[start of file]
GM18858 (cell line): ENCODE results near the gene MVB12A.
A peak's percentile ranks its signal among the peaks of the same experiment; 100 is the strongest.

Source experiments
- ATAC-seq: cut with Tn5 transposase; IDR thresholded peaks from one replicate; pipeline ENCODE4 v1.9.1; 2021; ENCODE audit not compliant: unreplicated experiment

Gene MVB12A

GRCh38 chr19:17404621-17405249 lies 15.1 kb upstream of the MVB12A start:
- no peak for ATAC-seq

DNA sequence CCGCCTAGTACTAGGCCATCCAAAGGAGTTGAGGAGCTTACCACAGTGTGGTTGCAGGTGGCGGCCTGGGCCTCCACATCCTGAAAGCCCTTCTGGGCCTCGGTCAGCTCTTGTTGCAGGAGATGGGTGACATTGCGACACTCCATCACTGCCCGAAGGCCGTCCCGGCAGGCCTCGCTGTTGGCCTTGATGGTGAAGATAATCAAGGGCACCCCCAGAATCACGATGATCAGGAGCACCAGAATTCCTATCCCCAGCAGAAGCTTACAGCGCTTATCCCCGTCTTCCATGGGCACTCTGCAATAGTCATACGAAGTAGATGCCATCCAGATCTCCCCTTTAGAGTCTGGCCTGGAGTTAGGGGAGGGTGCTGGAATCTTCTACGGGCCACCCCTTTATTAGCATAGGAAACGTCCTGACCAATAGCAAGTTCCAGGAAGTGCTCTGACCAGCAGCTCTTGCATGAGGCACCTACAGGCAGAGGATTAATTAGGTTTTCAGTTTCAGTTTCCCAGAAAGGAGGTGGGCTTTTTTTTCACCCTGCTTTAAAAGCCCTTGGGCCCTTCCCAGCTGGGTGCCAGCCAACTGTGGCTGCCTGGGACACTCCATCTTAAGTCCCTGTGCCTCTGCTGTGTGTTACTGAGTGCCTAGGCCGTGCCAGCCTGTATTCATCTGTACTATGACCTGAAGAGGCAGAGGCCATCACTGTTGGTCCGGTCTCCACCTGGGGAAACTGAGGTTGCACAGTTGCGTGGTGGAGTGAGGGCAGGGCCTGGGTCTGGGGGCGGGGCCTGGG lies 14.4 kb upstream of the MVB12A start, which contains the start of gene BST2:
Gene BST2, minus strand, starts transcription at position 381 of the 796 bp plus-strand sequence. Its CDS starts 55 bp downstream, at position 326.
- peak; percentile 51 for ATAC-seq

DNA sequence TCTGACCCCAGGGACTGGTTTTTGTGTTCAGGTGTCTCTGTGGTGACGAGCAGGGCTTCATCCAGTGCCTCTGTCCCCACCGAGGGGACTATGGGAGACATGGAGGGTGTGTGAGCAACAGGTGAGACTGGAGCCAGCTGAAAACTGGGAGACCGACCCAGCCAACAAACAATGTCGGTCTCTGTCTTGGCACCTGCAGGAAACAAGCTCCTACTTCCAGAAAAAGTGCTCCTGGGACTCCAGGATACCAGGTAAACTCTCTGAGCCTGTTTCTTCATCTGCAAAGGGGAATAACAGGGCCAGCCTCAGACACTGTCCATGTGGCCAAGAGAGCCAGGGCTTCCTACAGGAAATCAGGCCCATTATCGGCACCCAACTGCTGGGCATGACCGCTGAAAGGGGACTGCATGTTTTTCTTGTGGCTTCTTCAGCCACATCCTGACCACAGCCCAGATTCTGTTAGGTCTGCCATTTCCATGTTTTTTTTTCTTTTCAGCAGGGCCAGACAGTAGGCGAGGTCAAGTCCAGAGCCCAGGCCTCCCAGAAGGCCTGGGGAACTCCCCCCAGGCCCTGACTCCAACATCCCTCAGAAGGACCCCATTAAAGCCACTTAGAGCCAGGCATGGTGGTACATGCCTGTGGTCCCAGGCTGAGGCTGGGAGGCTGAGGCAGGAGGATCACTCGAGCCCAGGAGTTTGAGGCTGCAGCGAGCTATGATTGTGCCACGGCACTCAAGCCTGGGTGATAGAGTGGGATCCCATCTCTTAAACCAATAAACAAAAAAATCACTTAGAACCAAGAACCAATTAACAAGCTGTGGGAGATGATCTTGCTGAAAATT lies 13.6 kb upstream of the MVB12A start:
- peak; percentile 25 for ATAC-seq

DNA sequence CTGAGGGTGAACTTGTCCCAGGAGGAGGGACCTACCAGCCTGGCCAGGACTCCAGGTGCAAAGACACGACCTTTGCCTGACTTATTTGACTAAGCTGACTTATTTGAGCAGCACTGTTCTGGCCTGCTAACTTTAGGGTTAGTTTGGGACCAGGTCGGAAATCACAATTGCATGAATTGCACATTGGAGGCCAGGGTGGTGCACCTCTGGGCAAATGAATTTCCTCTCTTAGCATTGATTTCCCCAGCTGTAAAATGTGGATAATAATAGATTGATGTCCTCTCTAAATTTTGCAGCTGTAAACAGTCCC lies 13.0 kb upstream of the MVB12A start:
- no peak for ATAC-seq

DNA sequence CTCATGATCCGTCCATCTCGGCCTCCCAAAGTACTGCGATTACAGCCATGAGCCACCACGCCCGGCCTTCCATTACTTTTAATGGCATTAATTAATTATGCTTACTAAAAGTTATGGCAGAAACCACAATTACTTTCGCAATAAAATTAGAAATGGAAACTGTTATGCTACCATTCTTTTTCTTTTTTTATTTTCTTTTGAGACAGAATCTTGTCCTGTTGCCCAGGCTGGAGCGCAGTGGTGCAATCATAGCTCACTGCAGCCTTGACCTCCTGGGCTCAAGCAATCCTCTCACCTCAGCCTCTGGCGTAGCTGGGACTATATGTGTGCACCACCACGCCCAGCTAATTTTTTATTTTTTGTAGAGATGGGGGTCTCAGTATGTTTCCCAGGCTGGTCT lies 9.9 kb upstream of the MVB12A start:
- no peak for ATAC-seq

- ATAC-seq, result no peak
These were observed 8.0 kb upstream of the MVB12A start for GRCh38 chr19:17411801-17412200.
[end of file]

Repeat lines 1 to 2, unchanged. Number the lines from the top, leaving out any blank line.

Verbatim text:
GM18858 (cell line): ENCODE results near the gene MVB12A.
A peak's percentile ranks its signal among the peaks of the same experiment; 100 is the strongest.